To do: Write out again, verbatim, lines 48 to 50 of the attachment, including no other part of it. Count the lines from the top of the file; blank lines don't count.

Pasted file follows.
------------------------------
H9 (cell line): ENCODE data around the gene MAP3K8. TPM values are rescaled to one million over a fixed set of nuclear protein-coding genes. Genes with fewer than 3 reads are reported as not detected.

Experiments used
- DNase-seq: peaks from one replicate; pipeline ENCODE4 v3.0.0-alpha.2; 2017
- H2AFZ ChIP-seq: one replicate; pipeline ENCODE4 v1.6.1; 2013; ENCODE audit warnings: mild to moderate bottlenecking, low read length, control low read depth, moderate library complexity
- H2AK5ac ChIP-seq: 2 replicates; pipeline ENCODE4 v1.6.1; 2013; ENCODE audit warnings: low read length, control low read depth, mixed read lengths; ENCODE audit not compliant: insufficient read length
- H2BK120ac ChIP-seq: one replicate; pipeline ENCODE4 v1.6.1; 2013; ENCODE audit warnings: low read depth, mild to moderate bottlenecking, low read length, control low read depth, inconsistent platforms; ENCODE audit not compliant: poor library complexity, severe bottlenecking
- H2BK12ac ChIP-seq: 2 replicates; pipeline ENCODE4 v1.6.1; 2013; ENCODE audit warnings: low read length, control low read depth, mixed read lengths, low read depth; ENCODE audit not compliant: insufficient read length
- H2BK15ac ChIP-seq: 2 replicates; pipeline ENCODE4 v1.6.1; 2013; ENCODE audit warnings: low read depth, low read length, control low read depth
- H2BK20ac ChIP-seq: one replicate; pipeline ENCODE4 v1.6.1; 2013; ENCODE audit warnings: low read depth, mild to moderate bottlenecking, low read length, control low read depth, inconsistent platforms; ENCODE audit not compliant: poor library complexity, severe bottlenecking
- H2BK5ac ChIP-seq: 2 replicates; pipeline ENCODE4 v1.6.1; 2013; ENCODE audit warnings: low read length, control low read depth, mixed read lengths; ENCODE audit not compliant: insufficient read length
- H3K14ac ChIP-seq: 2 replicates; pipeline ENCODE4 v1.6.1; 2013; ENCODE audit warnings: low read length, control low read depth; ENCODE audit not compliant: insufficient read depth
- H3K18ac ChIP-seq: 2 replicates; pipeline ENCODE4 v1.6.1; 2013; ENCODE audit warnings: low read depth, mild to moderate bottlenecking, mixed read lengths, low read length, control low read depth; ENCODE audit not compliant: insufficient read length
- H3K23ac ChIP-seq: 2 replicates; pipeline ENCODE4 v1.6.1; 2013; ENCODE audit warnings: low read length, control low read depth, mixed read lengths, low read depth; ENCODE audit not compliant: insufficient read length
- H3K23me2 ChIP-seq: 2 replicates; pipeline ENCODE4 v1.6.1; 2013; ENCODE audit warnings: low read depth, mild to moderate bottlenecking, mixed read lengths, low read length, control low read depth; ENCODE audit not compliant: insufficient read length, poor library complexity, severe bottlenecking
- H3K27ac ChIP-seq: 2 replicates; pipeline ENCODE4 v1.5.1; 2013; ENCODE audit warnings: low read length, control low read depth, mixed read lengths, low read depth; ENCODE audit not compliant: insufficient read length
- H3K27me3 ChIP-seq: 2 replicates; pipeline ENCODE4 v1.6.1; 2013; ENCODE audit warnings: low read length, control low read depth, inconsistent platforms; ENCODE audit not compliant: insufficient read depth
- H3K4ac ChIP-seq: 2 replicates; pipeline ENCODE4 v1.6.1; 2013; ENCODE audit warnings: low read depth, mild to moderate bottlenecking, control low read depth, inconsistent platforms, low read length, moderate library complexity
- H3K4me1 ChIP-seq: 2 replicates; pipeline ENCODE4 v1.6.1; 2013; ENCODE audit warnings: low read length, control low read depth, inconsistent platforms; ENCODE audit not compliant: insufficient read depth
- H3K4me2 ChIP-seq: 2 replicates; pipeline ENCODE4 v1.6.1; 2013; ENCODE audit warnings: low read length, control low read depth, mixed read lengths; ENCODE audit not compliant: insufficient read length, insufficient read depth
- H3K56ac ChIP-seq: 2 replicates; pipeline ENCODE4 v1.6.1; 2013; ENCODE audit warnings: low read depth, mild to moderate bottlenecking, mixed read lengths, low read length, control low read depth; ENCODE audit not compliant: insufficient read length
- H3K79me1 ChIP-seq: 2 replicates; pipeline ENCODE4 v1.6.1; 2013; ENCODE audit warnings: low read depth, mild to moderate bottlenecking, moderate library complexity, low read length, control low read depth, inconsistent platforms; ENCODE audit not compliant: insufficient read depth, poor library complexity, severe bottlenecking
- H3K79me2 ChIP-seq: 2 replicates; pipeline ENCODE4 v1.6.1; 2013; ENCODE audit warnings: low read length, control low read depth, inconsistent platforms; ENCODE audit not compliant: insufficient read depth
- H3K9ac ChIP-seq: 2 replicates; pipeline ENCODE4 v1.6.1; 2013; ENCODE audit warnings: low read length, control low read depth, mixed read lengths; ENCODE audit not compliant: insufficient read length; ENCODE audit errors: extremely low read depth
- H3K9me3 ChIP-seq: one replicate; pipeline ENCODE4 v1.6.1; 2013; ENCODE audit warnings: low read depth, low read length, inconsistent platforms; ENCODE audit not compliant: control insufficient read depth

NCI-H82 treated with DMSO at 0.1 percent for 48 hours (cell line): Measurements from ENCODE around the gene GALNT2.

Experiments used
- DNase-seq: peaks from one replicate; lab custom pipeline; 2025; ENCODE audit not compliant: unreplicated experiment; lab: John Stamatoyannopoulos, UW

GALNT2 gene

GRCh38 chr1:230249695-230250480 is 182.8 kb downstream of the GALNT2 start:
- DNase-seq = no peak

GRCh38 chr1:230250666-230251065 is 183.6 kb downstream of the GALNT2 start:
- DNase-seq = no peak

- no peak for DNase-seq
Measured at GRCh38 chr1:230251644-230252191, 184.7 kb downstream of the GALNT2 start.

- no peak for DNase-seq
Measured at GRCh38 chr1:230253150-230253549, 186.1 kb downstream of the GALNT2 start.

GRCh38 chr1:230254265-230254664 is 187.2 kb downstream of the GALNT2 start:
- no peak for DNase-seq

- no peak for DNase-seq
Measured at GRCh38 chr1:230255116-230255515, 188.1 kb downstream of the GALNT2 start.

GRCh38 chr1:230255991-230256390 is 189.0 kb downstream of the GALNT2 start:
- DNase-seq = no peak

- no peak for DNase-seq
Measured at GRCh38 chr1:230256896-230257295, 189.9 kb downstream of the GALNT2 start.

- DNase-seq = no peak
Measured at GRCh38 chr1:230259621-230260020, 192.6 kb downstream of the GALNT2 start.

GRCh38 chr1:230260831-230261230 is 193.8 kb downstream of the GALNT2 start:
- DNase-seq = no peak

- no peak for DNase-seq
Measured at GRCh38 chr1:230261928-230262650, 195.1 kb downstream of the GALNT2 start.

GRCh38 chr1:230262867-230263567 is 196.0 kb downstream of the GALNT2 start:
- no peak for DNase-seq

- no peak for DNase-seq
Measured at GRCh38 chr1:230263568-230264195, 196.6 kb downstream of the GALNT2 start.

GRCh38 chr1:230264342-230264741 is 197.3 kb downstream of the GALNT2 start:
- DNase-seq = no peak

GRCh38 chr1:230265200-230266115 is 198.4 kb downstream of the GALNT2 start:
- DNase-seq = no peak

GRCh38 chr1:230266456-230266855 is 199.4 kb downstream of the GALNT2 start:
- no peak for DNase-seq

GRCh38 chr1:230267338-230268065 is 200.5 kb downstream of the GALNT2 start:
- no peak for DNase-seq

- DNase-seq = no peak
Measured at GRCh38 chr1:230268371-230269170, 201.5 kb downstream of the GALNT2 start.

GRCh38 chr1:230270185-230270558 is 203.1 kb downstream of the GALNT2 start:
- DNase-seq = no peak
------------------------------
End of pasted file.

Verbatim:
- DNase-seq = no peak

- no peak for DNase-seq
Measured at GRCh38 chr1:230261928-230262650, 195.1 kb downstream of the GALNT2 start.